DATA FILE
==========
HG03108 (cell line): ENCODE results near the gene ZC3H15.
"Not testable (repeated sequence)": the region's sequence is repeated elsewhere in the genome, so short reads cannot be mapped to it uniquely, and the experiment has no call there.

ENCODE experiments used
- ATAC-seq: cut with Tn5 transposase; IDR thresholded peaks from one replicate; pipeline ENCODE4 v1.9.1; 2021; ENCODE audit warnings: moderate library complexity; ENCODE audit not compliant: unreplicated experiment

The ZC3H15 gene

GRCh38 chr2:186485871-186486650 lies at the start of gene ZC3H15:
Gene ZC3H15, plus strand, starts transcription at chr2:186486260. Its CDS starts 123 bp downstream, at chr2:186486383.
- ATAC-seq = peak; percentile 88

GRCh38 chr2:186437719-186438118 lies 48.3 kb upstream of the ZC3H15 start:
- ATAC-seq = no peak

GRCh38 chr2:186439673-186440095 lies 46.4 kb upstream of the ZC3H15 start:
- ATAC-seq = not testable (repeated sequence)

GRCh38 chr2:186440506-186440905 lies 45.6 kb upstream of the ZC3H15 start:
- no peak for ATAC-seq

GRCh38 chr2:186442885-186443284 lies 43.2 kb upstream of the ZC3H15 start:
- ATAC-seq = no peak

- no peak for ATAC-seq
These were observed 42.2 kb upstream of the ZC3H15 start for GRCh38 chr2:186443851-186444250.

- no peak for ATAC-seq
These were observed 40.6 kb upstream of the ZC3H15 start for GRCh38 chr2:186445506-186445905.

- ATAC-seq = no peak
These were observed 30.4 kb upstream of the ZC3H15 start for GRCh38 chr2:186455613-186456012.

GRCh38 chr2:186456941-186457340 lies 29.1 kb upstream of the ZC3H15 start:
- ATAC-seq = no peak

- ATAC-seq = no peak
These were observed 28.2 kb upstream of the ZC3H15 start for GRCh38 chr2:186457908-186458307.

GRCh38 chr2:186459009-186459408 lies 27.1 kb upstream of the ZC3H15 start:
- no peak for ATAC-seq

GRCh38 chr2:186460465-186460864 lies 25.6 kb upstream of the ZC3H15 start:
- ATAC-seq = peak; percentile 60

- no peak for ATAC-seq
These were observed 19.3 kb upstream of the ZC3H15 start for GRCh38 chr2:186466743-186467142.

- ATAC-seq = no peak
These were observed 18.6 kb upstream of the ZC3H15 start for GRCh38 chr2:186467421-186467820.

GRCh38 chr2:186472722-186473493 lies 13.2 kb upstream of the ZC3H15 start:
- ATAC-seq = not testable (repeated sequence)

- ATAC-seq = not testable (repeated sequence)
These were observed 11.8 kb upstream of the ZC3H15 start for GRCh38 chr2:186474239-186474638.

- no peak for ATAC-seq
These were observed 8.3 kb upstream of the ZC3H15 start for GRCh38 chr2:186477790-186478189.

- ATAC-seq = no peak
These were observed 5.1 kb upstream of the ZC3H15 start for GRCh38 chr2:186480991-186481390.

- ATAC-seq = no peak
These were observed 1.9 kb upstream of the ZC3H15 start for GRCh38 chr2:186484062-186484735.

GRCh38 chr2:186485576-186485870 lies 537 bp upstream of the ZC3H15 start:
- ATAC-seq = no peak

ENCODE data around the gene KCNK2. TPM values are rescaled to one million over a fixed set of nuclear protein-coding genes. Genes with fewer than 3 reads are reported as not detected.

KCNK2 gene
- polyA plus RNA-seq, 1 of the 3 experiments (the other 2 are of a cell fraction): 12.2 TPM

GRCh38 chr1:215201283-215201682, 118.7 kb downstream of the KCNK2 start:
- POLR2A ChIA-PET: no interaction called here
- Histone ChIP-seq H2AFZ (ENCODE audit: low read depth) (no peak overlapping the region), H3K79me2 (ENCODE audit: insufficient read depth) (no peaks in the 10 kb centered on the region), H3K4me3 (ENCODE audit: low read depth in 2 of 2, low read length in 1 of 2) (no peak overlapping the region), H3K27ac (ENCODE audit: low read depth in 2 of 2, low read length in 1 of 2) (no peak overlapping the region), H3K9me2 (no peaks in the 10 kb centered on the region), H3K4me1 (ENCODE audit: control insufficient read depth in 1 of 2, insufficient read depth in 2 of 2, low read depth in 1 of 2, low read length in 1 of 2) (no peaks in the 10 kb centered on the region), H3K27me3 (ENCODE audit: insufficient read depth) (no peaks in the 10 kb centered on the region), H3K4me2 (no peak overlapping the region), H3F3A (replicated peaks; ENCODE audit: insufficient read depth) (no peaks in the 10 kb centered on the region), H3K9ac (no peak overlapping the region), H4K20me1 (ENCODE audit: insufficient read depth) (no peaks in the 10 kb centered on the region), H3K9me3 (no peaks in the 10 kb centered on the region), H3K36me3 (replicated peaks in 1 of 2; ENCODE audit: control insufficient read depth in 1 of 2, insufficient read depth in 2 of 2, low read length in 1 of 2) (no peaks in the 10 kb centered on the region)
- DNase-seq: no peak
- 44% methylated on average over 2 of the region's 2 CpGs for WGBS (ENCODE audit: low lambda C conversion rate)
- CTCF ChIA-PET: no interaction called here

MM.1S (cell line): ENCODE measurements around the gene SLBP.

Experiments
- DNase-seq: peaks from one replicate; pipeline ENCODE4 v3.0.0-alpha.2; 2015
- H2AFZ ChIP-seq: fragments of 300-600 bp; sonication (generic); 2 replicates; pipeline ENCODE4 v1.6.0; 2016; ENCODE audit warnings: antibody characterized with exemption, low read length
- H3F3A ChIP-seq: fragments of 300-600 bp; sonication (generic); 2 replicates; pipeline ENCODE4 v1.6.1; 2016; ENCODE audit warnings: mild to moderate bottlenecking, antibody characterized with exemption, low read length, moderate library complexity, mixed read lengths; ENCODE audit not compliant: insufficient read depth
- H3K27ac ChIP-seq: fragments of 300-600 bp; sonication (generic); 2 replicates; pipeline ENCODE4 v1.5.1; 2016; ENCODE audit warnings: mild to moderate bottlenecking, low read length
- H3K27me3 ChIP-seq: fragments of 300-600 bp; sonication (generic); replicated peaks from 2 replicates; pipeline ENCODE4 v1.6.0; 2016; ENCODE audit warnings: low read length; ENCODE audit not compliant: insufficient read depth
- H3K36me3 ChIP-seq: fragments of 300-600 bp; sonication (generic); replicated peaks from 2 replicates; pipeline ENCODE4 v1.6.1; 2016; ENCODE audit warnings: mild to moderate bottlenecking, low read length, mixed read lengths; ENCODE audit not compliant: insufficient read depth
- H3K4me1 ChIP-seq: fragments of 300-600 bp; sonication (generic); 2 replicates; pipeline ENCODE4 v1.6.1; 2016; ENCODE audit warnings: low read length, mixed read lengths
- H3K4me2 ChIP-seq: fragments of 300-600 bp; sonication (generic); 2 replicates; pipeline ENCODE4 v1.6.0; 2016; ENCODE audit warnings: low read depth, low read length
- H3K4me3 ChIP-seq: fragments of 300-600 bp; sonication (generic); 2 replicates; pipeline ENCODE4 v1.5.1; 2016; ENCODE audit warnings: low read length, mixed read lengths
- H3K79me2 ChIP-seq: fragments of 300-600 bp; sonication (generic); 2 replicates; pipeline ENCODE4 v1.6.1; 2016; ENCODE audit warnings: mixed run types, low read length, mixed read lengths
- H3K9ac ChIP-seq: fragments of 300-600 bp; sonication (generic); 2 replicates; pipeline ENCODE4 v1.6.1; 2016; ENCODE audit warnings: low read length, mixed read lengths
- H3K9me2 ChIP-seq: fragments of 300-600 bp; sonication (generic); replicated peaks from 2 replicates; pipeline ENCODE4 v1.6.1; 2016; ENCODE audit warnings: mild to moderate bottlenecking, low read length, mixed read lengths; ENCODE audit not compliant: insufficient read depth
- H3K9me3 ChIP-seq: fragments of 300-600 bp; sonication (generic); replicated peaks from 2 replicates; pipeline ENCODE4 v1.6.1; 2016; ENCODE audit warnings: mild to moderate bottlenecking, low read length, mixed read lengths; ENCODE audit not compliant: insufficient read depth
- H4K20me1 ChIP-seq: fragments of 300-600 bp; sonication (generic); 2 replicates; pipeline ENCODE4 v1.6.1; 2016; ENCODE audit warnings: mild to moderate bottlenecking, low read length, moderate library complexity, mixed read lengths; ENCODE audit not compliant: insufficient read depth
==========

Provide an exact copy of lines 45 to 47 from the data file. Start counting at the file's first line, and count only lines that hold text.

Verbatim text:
GRCh38 chr2:186485576-186485870 lies 537 bp upstream of the ZC3H15 start:
- ATAC-seq = no peak

ENCODE data around the gene KCNK2. TPM values are rescaled to one million over a fixed set of nuclear protein-coding genes. Genes with fewer than 3 reads are reported as not detected.